I miss the Franscian Catholic church I grew accustomed to going to each Ash Wednesday when I worked downtown. Droves of Catholics, some who only made an appearance on days of obligaition like Ash Wednesday, stood shoulder to shoulder in a line down the street. There was no long Mass to sit through, making you perilously late for work — just lines that led into the church basement where the two great lines broke into six smaller lines. At the front, a Franscican priest in a plain brown cassok would hurriedly place the ashen smudge on your forehead, muttering the usual "Remember, from ashes you were formed, and to ashes you will return." You could almost hear the implied "NEXT!" as the people flowed through the room, as on a conveyor belt.
This Lent, I went to my parish church and sat through the long mass that the school children attend. Attending children's masses is always a charming experience, and I'm always amazed at how captivated the children are by our effective priest. He really communicates the simple gospel message in way that children can appreciate. So different from my childhood experience.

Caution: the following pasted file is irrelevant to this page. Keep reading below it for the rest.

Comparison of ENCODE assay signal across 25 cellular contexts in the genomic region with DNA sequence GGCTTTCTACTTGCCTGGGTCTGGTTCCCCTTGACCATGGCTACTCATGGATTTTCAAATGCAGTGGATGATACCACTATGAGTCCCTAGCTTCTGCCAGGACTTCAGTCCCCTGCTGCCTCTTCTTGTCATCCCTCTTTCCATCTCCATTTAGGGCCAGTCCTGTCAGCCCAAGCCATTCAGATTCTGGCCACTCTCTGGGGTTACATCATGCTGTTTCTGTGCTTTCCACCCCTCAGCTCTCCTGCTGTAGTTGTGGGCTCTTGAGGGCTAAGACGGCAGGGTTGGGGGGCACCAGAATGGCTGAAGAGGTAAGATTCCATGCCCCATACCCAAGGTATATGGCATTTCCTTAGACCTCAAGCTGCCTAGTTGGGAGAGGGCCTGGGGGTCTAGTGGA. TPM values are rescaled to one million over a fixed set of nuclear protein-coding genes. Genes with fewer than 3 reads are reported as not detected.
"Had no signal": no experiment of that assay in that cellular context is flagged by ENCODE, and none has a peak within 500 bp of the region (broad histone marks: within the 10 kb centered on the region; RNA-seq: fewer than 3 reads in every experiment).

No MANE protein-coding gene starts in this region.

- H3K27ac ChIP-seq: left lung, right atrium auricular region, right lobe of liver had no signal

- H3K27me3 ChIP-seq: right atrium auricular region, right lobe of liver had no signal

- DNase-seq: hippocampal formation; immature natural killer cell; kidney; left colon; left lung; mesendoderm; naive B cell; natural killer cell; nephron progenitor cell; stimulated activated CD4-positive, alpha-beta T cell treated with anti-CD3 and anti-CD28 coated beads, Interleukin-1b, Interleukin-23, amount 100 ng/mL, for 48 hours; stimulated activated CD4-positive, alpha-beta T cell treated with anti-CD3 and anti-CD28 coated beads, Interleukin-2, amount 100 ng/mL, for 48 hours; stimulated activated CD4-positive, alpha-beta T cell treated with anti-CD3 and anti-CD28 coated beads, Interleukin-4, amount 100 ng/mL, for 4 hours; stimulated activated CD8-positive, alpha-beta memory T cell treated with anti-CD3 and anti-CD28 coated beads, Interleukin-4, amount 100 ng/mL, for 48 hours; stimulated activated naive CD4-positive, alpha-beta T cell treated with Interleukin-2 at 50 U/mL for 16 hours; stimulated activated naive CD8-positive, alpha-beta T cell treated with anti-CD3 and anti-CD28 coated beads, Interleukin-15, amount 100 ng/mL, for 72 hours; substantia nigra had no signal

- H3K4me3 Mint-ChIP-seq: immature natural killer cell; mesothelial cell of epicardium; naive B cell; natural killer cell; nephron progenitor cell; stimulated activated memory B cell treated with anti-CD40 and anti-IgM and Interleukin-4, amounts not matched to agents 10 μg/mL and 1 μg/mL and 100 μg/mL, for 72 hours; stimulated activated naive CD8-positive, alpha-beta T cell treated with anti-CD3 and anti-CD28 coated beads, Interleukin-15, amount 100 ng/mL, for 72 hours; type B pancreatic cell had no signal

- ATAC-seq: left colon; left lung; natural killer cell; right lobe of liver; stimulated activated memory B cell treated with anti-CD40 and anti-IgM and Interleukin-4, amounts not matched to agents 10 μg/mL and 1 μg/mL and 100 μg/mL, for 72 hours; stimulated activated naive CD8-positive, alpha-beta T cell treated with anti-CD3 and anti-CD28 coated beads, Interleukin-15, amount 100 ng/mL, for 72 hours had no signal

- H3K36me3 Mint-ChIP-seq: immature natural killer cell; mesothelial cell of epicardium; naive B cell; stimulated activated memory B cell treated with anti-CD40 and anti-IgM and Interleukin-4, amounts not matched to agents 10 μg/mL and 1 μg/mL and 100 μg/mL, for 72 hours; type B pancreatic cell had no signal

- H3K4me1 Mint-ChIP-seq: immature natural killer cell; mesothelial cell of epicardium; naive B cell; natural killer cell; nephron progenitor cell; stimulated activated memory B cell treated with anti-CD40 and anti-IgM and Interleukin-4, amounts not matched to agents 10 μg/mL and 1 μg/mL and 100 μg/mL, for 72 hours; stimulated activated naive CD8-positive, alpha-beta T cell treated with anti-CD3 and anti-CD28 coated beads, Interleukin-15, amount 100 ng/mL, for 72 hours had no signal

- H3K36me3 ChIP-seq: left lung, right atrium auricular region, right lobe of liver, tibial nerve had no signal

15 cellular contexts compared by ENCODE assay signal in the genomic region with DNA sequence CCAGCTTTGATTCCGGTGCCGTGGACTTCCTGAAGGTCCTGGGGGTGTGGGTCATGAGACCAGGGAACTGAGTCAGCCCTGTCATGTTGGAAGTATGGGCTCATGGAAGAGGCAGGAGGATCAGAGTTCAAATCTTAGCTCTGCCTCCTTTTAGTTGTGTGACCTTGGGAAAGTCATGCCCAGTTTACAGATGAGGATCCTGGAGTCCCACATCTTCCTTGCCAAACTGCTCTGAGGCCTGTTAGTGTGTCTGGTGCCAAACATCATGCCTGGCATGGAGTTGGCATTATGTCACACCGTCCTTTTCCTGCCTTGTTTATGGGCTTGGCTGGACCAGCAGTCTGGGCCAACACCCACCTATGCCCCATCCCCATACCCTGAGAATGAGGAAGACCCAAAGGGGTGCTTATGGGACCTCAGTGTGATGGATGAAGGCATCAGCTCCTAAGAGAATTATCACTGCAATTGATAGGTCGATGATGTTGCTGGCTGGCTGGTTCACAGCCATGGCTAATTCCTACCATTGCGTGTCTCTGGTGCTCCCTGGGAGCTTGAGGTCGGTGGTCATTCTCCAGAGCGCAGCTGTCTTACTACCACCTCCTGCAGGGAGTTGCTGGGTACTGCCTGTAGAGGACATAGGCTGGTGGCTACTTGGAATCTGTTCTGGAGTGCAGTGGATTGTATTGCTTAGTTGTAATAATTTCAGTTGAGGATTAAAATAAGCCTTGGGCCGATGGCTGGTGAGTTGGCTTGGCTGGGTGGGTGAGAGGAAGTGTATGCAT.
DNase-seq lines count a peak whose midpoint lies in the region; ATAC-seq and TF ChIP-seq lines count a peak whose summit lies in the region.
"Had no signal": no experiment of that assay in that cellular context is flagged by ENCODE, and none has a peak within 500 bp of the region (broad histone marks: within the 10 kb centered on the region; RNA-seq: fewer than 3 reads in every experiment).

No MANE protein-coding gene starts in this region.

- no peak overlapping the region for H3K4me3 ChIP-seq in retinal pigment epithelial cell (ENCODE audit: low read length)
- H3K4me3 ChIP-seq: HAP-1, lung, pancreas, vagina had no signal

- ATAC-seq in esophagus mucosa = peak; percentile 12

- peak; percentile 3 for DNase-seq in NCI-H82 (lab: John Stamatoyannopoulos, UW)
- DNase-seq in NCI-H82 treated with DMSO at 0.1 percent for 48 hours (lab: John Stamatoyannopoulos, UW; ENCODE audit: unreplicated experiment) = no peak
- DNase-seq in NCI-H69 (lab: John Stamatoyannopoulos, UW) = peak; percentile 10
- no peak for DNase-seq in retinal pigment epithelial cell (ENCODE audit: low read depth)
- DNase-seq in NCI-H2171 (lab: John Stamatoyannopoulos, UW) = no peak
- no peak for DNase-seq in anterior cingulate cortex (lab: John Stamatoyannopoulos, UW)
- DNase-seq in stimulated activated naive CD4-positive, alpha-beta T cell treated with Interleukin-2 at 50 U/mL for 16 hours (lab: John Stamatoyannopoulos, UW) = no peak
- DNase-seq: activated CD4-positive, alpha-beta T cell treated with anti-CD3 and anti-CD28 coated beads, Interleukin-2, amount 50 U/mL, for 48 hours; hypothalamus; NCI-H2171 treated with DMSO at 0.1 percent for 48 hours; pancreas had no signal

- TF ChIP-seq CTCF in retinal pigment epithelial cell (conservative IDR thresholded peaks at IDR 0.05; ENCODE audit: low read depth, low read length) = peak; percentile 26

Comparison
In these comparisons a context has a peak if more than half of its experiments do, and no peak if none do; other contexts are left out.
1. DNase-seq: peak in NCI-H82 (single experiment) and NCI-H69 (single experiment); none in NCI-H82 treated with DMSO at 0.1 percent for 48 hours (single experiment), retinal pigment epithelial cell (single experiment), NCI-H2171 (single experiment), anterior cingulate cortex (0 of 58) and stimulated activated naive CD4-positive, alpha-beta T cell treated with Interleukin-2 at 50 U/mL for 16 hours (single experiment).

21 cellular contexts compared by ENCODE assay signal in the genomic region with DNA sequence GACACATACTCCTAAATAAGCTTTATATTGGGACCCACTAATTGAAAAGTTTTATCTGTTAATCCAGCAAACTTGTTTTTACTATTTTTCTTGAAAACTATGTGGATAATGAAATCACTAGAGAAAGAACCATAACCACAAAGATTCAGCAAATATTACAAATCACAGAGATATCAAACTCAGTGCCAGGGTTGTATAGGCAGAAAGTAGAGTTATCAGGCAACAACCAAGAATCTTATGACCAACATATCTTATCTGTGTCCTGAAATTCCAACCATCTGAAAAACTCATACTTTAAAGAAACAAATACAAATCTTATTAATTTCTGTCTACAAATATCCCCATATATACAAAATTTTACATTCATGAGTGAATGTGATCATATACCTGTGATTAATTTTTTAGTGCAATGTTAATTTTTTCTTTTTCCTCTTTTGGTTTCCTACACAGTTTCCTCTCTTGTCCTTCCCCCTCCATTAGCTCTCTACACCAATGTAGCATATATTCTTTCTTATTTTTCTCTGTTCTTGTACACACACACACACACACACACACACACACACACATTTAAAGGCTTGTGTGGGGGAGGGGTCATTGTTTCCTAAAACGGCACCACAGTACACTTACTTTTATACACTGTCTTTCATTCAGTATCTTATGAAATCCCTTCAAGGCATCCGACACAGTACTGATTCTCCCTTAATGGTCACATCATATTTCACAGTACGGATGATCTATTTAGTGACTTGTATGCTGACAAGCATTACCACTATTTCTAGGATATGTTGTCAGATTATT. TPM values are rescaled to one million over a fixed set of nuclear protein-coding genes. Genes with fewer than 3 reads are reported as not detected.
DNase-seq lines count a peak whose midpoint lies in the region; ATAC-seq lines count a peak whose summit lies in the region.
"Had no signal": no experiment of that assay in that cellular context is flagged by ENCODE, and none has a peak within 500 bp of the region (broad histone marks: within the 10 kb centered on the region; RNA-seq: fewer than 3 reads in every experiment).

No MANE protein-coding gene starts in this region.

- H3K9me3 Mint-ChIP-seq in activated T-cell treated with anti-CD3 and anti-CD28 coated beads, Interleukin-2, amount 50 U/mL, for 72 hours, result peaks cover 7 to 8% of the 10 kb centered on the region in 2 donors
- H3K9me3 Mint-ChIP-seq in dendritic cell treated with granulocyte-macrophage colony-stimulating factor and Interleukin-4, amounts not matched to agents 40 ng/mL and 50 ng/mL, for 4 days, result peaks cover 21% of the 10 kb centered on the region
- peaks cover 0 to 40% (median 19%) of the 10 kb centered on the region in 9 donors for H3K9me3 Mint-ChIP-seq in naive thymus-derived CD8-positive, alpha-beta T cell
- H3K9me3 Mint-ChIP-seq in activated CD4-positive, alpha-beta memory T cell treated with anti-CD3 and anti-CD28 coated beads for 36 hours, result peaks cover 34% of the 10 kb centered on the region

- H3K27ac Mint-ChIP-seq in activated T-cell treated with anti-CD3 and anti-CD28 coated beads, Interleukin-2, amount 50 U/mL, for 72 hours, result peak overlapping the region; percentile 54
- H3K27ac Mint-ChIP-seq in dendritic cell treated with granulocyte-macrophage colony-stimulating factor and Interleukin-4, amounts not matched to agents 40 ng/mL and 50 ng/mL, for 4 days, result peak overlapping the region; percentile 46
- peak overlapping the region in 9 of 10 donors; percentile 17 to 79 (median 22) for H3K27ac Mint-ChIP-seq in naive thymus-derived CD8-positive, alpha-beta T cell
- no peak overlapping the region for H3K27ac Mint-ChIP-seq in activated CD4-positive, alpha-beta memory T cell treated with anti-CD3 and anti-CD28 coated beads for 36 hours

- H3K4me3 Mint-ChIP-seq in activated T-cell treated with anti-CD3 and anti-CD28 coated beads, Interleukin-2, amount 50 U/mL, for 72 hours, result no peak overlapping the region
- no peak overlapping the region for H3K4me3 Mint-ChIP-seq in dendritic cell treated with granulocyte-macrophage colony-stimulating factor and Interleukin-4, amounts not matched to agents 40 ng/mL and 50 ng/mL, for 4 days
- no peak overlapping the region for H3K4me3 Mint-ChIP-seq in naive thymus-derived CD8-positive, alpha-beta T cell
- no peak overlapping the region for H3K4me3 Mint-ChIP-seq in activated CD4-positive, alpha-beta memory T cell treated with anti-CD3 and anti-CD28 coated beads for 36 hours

Postmodernist that I am, I search to see the broader symbolism. The ashes are placed on the third eye, the window to the soul in Hindu practice, as the priest urges us to enter our "inner room." Life has gotten hectic, overwhelming even. It is time to refocus, redouble our efforts, examine what drives us, what motivates us. For me, I am always forced to abandon my thought and behavor patterns that are not wholesome, and remember to do all that I do lovingly. I've been stressed, and it's so easy to lash out like a wounded animal at those that inspire my wrath. But I stop myself, I refocus, I pray. I send out love to those that need it most -- those far more wounded than I. And in the Spring, perhaps we will all be born anew.